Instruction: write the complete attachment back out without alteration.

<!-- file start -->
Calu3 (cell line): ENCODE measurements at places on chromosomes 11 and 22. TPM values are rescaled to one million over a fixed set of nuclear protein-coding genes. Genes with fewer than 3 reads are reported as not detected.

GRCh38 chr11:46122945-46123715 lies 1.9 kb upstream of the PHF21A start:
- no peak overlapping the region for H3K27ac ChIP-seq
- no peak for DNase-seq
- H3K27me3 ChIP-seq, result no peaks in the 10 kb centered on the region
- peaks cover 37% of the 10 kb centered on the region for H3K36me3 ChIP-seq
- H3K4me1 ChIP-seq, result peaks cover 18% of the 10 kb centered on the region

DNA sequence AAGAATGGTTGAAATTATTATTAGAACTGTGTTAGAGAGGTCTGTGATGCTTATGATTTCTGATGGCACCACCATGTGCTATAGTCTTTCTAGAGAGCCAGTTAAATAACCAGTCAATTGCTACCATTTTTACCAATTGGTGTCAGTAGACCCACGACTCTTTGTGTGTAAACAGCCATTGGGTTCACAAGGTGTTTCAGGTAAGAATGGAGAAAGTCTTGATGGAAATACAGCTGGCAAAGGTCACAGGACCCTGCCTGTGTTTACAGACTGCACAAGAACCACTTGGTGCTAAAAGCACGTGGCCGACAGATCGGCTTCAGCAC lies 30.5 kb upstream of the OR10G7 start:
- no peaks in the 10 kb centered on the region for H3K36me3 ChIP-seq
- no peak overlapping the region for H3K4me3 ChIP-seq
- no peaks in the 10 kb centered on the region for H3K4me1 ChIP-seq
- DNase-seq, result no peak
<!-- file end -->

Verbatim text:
Calu3 (cell line): ENCODE measurements at places on chromosomes 11 and 22. TPM values are rescaled to one million over a fixed set of nuclear protein-coding genes. Genes with fewer than 3 reads are reported as not detected.

GRCh38 chr11:46122945-46123715 lies 1.9 kb upstream of the PHF21A start:
- no peak overlapping the region for H3K27ac ChIP-seq
- no peak for DNase-seq
- H3K27me3 ChIP-seq, result no peaks in the 10 kb centered on the region
- peaks cover 37% of the 10 kb centered on the region for H3K36me3 ChIP-seq
- H3K4me1 ChIP-seq, result peaks cover 18% of the 10 kb centered on the region

DNA sequence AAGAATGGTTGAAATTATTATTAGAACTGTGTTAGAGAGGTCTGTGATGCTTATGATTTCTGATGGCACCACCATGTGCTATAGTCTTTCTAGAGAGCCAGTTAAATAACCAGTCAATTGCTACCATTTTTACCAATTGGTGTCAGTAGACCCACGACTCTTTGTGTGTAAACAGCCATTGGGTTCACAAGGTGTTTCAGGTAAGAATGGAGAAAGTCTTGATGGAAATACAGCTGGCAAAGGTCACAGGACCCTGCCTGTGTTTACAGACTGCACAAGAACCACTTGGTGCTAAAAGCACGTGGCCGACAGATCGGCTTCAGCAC lies 30.5 kb upstream of the OR10G7 start:
- no peaks in the 10 kb centered on the region for H3K36me3 ChIP-seq
- no peak overlapping the region for H3K4me3 ChIP-seq
- no peaks in the 10 kb centered on the region for H3K4me1 ChIP-seq
- DNase-seq, result no peak